Amir Cohen / Reuters

Our recent Masthead investigation into corruption focused on the United States, but Paul Manafort’s case isn’t the only corruption scandal rocking a nation at the moment. Israel’s prime minister, Benjamin Netanyahu, is facing serious allegations of impropriety. If you don’t follow Israeli politics, the scandal might seem obscure, but it threatens one of the most consequential premierships in that country’s history. Here’s Atlantic global writer Annabelle Timsit to bring you up to speed.


A Corruption Investigation into the Israeli Prime Minister Has Metastasized in the Last Weeks

Why should I care? If Netanyahu were to resign or be forced out, it would create a power vacuum at a particularly precarious time for the region. More on that below.

So what happened? Israeli police have recommended that Netanyahu be indicted on charges of bribery, fraud, and breach of trust in two separate cases. The first calls into question Netanyahu’s practice of accepting gifts from powerful friends, which police claim amounts to corruption and influence-peddling. According to the allegation, Netanyahu accepted nearly $300,000 in gifts between 2007 and 2016 from Hollywood producer Arnon Milchan and Australian billionaire James Packer, in the form of cigars, champagne, jewelry, and trips.

The second involves a reported back-room deal between Netanyahu and his political rival Arnon Mozes, the publisher of Israeli newspaper Yediot Aharonot. Netanyahu allegedly promised to impose restrictions on a competitor publication in exchange for positive coverage from Mozes.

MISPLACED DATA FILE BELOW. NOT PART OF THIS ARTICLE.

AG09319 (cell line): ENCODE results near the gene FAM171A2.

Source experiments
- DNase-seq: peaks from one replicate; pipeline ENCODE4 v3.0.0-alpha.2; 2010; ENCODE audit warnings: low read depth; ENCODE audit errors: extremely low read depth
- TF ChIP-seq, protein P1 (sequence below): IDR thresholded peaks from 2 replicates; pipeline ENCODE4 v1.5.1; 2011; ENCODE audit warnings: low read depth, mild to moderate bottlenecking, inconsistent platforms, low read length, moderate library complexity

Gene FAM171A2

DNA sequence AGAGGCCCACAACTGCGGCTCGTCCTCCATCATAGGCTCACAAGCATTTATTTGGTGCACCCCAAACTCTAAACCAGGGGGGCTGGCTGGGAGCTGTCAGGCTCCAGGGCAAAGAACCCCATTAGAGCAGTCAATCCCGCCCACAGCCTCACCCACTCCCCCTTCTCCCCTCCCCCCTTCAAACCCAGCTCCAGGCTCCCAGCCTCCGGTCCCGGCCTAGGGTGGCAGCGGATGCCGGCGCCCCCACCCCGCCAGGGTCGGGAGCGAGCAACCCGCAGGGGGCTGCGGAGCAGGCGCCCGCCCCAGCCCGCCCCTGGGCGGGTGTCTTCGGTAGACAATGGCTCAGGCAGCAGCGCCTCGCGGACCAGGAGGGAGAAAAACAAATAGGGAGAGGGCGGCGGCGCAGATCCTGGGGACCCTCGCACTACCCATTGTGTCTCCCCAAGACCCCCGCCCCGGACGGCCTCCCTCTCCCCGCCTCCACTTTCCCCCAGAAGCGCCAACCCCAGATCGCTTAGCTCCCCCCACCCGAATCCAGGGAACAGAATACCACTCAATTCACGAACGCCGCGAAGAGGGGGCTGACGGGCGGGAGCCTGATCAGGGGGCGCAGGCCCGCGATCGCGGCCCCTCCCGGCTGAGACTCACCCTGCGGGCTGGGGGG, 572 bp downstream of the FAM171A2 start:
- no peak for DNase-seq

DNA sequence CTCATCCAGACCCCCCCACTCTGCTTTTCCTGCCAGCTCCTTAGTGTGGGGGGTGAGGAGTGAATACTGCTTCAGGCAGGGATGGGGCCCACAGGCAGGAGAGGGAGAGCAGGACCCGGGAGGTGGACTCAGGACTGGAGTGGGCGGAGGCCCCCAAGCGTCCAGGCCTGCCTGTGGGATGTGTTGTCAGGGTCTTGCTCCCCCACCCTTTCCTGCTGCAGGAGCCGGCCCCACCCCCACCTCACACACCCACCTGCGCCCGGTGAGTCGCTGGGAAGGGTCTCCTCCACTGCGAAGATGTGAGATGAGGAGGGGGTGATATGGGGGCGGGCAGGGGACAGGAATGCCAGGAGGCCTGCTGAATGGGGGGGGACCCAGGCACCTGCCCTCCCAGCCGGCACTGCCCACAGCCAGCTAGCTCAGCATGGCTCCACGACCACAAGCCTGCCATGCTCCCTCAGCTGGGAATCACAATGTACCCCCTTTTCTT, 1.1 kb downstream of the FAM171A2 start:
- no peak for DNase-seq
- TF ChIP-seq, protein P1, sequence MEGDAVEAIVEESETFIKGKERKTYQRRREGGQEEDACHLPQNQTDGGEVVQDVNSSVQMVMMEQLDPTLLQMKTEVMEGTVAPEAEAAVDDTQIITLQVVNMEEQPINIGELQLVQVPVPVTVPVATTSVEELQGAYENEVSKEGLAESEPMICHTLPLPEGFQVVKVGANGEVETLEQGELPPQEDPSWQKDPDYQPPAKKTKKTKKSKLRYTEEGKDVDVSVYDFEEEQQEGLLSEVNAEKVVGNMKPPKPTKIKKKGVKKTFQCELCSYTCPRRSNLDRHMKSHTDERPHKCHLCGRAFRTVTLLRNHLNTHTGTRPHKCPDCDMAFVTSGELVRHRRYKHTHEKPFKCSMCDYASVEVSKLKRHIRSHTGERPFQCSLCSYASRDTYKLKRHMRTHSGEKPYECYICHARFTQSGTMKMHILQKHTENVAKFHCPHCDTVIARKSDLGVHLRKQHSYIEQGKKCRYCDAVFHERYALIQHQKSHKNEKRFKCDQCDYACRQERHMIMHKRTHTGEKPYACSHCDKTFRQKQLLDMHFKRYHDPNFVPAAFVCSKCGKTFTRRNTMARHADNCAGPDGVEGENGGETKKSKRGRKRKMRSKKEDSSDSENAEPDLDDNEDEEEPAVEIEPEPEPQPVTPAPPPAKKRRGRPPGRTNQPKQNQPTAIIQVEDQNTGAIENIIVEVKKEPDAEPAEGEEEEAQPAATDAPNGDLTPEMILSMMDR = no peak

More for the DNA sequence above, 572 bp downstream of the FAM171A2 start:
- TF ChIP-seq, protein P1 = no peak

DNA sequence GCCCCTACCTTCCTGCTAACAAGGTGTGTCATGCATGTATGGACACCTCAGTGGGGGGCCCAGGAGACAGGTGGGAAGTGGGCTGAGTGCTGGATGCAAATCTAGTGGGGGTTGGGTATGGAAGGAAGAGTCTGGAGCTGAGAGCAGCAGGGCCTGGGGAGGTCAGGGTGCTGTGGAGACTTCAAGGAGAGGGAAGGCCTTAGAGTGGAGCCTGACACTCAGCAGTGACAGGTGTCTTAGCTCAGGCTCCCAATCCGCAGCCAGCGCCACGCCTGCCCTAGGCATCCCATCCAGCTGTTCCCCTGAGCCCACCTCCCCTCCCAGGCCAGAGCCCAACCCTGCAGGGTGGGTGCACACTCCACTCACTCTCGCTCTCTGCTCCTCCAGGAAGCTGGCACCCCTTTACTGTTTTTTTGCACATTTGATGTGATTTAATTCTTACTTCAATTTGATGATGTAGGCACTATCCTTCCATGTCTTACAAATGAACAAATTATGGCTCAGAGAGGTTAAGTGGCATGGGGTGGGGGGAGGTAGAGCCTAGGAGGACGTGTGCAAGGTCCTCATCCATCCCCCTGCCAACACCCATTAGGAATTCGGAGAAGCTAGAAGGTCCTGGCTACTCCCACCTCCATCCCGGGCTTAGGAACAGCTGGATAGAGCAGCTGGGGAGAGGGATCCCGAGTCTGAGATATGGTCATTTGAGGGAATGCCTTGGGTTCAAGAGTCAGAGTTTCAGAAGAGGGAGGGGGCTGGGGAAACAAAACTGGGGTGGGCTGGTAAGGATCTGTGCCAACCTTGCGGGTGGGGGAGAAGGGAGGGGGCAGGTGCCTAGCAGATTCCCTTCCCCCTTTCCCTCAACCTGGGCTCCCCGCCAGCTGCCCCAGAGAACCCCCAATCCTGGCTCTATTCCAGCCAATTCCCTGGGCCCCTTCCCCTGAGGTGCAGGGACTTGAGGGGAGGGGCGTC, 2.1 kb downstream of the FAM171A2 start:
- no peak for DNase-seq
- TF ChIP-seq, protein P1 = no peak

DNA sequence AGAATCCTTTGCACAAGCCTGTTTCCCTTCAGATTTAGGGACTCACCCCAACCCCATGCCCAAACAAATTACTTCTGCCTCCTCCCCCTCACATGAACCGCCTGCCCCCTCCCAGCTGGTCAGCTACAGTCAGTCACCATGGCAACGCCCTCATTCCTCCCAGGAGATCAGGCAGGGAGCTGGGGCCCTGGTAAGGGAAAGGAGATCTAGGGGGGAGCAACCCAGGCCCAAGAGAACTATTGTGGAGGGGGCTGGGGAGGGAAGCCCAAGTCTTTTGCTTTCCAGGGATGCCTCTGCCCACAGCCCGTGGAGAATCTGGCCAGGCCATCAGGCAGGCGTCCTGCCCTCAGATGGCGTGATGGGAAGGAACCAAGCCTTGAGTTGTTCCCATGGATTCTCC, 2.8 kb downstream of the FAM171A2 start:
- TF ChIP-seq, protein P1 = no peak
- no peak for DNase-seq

But wait, there’s more: Netanyahu is currently implicated in three other corruption scandals.

  • One involves an aide to Netanyahu. The aide allegedly offered to bribe a judge with the promise of a nomination as attorney general. The goal, if the accusation is true, was to convince the judge to quash a criminal case involving Netanyahu’s wife, Sara, and her possible misuse of public funds.
  • Another case involves the period when Netanyahu managed the communications ministry. Allegedly, he or his aides traded regulatory approvals for positive coverage on Walla, a news website owned by Israel’s largest telecommunications company and Netanyahu’s personal friend, Shaul Elovitch.
  • A final case involves allegations, levied against Netanyahu associates, of conflicts of interest and impropriety in the Israeli government's purchase of German submarines worth up to $2.5 billion.

Netanyahu has dismissed all claims that he has broken the law.

Netanyahu has tangled with Israeli police before, and won. Netanyahu is sometimes referred to as Mr. Teflon because law enforcement has failed to make accusations against him stick. He is also not the first Israeli prime minister to be accused of corruption. His predecessor, Ehud Olmert, was convicted, and served 16 months in jail for corruption, including a double-billing scheme in which he defrauded the government and private charities from more than $90,000. This New York Times timeline of Israeli Prime Ministers’ struggles with corruption paints a picture of the problem.